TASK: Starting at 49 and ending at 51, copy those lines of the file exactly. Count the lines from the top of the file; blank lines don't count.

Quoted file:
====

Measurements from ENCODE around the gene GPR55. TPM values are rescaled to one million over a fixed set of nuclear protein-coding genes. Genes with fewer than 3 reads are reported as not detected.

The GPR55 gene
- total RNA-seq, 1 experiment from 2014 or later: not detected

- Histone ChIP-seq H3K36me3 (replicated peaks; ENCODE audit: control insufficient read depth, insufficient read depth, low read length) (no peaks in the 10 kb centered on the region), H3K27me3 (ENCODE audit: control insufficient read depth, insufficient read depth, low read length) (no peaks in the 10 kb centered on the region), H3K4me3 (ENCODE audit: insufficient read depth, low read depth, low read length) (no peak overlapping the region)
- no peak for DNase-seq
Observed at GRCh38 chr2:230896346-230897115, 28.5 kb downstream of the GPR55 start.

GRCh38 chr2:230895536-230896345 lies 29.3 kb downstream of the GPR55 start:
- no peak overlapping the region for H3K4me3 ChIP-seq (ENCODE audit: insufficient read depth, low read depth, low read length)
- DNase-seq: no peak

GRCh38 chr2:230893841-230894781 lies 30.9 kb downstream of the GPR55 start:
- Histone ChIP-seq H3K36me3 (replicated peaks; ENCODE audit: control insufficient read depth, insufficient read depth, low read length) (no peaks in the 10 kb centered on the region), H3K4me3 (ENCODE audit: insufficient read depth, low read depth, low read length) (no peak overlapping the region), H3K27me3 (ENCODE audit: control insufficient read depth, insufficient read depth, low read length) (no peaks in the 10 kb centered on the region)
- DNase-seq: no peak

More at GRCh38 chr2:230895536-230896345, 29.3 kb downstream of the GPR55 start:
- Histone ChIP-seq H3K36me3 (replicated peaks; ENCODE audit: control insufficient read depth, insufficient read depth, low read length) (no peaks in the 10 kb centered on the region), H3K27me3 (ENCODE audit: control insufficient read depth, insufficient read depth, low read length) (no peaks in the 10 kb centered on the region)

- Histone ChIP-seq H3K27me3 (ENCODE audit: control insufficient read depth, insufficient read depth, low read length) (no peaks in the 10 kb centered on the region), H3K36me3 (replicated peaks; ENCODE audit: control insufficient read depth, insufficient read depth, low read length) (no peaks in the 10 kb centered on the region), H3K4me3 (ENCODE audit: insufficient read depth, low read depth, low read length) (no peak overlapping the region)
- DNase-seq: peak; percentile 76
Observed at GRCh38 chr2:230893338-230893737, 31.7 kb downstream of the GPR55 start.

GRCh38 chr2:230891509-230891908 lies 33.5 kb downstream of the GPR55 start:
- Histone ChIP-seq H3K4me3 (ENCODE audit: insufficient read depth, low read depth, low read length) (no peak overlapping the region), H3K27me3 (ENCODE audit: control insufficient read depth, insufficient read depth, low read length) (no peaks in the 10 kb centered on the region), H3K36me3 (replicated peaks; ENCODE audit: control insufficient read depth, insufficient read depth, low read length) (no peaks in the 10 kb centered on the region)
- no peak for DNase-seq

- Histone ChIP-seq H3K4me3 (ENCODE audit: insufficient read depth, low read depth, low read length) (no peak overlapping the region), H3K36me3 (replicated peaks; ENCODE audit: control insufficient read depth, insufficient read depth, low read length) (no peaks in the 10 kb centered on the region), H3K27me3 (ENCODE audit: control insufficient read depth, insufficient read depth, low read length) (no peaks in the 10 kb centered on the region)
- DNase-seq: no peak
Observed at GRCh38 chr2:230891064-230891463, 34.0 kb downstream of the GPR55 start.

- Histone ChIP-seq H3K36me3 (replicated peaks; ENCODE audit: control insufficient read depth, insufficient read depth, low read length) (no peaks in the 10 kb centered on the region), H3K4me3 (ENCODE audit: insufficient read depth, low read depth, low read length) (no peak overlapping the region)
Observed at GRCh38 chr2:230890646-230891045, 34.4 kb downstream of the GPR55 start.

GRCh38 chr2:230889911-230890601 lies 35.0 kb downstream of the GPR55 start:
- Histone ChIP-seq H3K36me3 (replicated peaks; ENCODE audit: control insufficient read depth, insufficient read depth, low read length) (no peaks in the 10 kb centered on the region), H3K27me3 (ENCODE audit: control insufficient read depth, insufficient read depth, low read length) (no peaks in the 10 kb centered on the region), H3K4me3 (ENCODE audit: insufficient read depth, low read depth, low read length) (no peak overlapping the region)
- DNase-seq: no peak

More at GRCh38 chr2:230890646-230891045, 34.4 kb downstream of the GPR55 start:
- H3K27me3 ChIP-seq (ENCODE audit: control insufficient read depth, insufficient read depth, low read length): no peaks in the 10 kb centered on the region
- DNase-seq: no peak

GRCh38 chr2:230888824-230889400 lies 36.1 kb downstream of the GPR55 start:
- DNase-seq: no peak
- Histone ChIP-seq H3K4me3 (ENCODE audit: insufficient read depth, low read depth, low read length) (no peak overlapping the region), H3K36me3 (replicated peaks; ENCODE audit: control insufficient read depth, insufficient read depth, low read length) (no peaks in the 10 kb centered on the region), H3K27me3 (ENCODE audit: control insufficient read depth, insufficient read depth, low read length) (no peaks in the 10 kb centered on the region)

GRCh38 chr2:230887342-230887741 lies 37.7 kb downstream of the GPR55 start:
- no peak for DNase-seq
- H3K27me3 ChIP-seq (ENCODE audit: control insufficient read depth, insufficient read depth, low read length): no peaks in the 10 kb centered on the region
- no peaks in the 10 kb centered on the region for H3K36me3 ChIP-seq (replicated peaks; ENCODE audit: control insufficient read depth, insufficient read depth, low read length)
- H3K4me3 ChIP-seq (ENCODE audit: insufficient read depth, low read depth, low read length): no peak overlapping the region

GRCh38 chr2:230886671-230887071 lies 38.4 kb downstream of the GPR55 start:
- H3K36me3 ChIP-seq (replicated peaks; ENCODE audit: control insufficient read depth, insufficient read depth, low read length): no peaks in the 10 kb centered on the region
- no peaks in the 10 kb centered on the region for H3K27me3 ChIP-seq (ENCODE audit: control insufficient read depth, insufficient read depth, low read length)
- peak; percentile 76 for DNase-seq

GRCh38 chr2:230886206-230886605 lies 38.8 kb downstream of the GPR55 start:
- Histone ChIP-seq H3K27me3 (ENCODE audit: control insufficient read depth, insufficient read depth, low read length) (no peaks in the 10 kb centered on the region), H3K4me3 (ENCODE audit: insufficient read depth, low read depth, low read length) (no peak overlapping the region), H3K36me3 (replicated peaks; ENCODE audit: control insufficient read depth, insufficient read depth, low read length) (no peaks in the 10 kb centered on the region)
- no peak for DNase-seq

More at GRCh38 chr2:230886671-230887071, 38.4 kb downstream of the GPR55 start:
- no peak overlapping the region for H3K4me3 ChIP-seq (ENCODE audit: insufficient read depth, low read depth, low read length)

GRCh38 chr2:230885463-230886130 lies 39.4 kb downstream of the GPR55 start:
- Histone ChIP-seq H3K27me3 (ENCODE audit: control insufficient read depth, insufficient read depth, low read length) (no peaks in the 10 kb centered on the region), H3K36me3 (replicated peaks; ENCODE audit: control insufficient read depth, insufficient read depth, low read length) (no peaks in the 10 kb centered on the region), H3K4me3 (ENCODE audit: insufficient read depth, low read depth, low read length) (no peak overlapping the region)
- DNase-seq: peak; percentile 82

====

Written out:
GRCh38 chr2:230885463-230886130 lies 39.4 kb downstream of the GPR55 start:
- Histone ChIP-seq H3K27me3 (ENCODE audit: control insufficient read depth, insufficient read depth, low read length) (no peaks in the 10 kb centered on the region), H3K36me3 (replicated peaks; ENCODE audit: control insufficient read depth, insufficient read depth, low read length) (no peaks in the 10 kb centered on the region), H3K4me3 (ENCODE audit: insufficient read depth, low read depth, low read length) (no peak overlapping the region)
- DNase-seq: peak; percentile 82